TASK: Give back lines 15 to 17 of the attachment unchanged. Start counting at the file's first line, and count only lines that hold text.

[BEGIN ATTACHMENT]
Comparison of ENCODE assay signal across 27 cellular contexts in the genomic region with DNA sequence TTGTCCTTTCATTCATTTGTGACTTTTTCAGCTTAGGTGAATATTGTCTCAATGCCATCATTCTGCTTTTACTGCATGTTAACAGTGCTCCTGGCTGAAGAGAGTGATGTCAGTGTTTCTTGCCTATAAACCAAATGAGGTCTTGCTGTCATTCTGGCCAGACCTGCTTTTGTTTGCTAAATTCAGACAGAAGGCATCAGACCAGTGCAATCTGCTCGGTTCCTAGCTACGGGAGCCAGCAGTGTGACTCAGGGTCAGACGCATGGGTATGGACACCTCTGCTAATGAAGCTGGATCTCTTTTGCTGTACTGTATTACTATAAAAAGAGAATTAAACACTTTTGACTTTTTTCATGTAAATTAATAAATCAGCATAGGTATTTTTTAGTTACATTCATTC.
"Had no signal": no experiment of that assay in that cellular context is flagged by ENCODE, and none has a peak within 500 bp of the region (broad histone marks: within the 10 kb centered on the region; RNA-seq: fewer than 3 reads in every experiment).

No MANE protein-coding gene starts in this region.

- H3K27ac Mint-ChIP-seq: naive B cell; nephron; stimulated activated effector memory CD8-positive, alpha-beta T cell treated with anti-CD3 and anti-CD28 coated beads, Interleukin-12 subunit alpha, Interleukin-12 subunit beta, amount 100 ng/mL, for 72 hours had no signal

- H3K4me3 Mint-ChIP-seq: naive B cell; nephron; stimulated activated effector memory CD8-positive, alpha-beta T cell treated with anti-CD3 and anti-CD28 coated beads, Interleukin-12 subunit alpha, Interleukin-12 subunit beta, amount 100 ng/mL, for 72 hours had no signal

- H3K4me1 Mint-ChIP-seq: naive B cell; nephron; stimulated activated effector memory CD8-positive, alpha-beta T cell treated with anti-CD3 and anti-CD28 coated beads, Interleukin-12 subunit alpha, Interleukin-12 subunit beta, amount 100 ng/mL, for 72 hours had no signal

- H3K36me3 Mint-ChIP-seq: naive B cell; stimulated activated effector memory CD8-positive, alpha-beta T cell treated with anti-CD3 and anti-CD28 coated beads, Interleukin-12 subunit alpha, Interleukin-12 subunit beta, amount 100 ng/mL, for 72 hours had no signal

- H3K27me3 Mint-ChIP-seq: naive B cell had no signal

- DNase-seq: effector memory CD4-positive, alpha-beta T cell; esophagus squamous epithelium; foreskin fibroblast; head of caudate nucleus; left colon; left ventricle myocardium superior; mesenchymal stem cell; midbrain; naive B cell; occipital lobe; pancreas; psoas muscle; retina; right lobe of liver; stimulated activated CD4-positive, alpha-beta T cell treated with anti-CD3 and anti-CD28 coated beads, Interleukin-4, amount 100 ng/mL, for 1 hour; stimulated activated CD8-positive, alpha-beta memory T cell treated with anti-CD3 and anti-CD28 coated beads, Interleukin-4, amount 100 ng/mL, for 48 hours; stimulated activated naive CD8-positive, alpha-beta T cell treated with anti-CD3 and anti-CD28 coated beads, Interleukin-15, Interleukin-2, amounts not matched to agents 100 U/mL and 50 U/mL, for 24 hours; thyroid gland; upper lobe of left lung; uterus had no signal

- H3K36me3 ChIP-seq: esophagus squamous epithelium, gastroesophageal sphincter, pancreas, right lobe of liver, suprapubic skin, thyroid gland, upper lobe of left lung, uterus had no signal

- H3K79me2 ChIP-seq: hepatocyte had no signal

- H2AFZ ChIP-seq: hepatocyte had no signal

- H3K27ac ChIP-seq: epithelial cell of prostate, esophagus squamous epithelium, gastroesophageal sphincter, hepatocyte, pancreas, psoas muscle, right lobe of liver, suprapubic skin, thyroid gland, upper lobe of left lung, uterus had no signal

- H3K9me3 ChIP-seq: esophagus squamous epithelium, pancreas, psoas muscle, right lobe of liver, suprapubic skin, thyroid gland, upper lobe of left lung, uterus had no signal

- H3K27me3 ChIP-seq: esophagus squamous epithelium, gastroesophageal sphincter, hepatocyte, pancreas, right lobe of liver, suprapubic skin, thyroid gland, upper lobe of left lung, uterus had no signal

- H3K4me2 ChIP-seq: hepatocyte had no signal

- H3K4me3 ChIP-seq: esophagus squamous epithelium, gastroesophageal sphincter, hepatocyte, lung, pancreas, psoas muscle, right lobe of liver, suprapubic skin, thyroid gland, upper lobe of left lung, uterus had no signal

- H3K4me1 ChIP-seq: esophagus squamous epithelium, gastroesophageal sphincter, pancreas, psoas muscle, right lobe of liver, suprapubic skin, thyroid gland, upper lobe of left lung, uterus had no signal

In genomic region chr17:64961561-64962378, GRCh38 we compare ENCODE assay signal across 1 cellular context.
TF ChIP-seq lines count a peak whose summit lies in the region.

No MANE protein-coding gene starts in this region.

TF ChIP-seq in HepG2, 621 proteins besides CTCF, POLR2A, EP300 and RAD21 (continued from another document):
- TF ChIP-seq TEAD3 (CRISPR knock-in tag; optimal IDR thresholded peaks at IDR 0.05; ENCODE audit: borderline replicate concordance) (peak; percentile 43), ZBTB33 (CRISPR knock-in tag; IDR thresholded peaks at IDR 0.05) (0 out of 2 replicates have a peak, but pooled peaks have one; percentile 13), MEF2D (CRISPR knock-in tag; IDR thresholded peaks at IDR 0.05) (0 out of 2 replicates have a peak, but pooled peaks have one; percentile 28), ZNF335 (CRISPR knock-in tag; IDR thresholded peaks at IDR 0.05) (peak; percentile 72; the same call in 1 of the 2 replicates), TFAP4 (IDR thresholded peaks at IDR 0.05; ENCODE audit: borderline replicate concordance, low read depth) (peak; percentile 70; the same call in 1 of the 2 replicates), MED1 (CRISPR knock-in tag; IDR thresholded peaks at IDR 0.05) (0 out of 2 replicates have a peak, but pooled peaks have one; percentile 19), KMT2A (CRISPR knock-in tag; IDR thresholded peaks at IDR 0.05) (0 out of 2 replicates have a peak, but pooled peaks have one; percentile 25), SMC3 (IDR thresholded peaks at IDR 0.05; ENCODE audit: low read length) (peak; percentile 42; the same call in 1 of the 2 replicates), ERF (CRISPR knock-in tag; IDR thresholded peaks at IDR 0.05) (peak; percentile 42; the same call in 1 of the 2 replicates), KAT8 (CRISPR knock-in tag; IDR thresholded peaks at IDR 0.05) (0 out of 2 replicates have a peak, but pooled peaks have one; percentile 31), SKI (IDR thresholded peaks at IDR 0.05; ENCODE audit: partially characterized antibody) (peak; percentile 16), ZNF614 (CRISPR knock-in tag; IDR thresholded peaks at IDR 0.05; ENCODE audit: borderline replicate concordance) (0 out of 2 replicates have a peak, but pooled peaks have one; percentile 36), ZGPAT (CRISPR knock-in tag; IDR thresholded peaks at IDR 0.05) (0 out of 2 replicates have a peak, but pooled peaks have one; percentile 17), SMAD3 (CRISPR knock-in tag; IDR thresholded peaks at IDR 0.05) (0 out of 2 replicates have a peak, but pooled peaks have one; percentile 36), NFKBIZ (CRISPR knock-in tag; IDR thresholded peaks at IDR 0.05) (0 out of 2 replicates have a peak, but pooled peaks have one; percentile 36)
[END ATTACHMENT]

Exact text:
- H3K27me3 ChIP-seq: esophagus squamous epithelium, gastroesophageal sphincter, hepatocyte, pancreas, right lobe of liver, suprapubic skin, thyroid gland, upper lobe of left lung, uterus had no signal

- H3K4me2 ChIP-seq: hepatocyte had no signal

- H3K4me3 ChIP-seq: esophagus squamous epithelium, gastroesophageal sphincter, hepatocyte, lung, pancreas, psoas muscle, right lobe of liver, suprapubic skin, thyroid gland, upper lobe of left lung, uterus had no signal